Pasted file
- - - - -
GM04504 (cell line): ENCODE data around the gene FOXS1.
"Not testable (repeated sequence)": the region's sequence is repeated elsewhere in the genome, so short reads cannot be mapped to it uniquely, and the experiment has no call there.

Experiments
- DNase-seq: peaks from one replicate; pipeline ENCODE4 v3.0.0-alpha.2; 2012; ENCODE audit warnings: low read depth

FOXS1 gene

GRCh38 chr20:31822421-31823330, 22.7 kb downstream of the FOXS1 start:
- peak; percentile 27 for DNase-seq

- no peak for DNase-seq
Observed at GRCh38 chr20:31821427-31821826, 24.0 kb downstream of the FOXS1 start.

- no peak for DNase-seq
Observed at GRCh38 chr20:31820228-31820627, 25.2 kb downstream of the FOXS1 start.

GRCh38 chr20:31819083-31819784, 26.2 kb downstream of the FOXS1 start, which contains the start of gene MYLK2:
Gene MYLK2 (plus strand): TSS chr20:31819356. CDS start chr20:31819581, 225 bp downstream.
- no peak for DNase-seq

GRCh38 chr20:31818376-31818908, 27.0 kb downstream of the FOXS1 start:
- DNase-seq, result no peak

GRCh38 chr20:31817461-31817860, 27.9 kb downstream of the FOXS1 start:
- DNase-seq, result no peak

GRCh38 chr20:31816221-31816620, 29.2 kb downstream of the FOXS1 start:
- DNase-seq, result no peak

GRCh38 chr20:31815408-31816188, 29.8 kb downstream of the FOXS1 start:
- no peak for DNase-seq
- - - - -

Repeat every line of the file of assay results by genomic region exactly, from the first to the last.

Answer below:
GM04504 (cell line): ENCODE data around the gene FOXS1.
"Not testable (repeated sequence)": the region's sequence is repeated elsewhere in the genome, so short reads cannot be mapped to it uniquely, and the experiment has no call there.

Experiments
- DNase-seq: peaks from one replicate; pipeline ENCODE4 v3.0.0-alpha.2; 2012; ENCODE audit warnings: low read depth

FOXS1 gene

GRCh38 chr20:31822421-31823330, 22.7 kb downstream of the FOXS1 start:
- peak; percentile 27 for DNase-seq

- no peak for DNase-seq
Observed at GRCh38 chr20:31821427-31821826, 24.0 kb downstream of the FOXS1 start.

- no peak for DNase-seq
Observed at GRCh38 chr20:31820228-31820627, 25.2 kb downstream of the FOXS1 start.

GRCh38 chr20:31819083-31819784, 26.2 kb downstream of the FOXS1 start, which contains the start of gene MYLK2:
Gene MYLK2 (plus strand): TSS chr20:31819356. CDS start chr20:31819581, 225 bp downstream.
- no peak for DNase-seq

GRCh38 chr20:31818376-31818908, 27.0 kb downstream of the FOXS1 start:
- DNase-seq, result no peak

GRCh38 chr20:31817461-31817860, 27.9 kb downstream of the FOXS1 start:
- DNase-seq, result no peak

GRCh38 chr20:31816221-31816620, 29.2 kb downstream of the FOXS1 start:
- DNase-seq, result no peak

GRCh38 chr20:31815408-31816188, 29.8 kb downstream of the FOXS1 start:
- no peak for DNase-seq